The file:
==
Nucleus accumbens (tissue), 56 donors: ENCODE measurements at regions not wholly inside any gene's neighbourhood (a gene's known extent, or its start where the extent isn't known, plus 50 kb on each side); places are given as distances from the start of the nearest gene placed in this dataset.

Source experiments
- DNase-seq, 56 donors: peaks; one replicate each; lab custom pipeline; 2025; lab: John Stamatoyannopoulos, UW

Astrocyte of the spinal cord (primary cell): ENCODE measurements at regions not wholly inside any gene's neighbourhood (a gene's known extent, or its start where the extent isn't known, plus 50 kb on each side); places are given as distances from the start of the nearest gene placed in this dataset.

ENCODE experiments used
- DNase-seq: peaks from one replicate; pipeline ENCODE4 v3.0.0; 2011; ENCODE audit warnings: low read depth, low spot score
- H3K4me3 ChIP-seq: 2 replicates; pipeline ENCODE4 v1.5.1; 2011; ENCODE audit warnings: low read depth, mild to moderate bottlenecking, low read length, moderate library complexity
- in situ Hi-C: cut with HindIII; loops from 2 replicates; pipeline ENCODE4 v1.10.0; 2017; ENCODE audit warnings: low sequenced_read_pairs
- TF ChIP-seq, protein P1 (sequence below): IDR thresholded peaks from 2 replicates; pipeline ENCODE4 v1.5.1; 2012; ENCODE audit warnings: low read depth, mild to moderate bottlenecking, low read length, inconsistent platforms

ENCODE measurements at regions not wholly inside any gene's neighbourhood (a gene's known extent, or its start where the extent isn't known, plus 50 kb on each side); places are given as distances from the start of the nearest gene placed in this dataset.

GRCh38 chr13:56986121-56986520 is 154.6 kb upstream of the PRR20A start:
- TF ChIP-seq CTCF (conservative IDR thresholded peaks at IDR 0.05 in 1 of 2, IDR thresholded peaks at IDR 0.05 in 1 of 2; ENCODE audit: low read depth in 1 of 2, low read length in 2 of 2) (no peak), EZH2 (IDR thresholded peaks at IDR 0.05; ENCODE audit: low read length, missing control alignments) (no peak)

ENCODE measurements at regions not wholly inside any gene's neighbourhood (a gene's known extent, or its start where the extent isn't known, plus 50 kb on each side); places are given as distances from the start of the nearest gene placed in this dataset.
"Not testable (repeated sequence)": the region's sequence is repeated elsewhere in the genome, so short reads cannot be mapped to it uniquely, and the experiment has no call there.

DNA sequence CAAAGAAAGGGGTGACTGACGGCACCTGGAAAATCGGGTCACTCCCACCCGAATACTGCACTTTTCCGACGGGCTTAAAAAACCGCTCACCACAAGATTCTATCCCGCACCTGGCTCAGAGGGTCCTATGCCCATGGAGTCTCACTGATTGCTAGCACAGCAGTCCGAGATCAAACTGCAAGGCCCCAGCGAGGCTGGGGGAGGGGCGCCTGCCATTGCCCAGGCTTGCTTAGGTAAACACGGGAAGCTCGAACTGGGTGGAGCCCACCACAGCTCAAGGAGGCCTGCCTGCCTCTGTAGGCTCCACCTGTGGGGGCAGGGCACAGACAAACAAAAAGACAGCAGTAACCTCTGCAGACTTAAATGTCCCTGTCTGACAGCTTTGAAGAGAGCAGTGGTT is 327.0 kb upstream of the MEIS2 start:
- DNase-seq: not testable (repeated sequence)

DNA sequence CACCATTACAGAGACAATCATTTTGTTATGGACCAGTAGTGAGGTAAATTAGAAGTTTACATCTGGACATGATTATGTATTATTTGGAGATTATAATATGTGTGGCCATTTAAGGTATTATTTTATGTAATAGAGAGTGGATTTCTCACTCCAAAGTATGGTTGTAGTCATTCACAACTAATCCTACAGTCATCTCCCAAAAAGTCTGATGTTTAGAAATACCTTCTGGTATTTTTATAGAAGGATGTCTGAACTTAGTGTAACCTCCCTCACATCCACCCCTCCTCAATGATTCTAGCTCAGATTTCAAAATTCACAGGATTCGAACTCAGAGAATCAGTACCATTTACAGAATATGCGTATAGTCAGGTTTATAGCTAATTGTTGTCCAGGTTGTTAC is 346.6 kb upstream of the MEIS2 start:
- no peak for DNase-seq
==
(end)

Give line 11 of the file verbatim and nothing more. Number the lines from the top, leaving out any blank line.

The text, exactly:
GRCh38 chr13:56986121-56986520 is 154.6 kb upstream of the PRR20A start: